Hopelessness, Despair, and The Last Man
Did a German philosopher predict our decline in the 19th century? How you can overcome and become a Superman like Arnold Schwarzenegger.
Does it seem like everyone has stopped caring?
You walk into a store or a restaurant, there’s almost no one working, and the few still there are clueless, surly, or both. You get in your car, and there are visibly drunk drivers on major roads in broad daylight. Many of us see stuff like this all the time now.
I talk to other preppers who tell me they have friends who admit how bad things seem to be, but have no interest in doing anything to prepare. Or they get mad at you for prepping. I hear about this a lot in marriages: one partner wants to prep and the other tries to stand in the way. They seem to want nothing else than to watch TV, turn off their brains, bundle under a comfy blanket, and sleep.
We all see it, and there are endless theories as to why it’s happening: post-pandemic stress, being spoiled by COVID stimulus checks, income inequality, poor working conditions, long COVID, a lack of spirituality, intestinal parasites, 5G towers…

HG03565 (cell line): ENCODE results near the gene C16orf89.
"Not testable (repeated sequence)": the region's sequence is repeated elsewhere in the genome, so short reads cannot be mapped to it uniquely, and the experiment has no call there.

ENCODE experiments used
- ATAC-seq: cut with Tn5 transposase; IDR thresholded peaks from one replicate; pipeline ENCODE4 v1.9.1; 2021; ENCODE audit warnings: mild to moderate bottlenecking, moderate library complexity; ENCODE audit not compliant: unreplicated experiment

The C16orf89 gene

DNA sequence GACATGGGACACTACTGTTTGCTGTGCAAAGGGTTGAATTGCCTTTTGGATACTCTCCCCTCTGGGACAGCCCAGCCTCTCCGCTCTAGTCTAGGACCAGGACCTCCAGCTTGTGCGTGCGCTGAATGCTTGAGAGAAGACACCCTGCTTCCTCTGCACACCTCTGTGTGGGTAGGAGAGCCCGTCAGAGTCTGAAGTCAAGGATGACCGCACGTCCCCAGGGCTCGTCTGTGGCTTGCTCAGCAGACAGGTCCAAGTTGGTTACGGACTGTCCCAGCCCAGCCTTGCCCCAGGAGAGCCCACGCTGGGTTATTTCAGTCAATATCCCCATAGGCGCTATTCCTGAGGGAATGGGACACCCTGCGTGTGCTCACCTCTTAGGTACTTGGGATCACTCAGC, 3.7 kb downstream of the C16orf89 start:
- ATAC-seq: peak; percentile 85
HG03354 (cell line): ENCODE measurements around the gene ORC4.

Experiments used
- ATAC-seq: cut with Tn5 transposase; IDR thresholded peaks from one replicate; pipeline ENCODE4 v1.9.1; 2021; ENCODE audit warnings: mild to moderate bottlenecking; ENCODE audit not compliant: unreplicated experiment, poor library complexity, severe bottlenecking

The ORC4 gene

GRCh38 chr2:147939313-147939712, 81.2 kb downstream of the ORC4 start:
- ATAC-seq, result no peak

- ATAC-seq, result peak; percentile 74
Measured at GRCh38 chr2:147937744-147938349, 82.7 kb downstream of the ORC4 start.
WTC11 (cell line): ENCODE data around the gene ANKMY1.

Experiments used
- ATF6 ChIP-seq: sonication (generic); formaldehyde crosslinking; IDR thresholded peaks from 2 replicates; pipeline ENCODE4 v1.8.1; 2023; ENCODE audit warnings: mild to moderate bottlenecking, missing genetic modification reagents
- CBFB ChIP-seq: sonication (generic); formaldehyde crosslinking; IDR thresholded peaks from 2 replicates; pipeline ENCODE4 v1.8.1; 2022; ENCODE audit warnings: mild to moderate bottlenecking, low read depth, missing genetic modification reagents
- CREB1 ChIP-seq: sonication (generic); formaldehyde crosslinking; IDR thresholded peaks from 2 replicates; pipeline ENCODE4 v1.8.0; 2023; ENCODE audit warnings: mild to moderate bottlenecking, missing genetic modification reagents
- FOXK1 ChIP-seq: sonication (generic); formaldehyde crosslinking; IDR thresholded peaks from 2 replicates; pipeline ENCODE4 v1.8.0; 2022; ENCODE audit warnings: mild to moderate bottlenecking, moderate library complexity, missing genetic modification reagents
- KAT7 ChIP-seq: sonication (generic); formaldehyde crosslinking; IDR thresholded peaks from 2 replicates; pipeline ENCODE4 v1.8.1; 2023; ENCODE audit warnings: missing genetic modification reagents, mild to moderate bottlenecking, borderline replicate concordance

But while COVID made things worse, the crisis of despair began even before the pandemic. American life expectancy began falling in 2014, largely due to drug and alcohol abuse, mental illness, obesity, and suicide. The opioid epidemic was well underway before 2020, and youth suicide shot up 56 percent between 2007 and 2017.
Many theories, no clear answers. Some point to KGB agent Yuri Bezmenov, who defected to the West in 1970 and proceeded to warn Americans of a Soviet plot to demoralize the American people.
But the demoralization may have been set in stone long before the Soviet Union even existed. In the 1880s, philosopher Friedrich Nietzsche warned of encroaching nihilism and described a vision of the ultimate culmination of Western culture: The Last Man, a person who has no interest in thinking or taking risks but simply seeks comfort.
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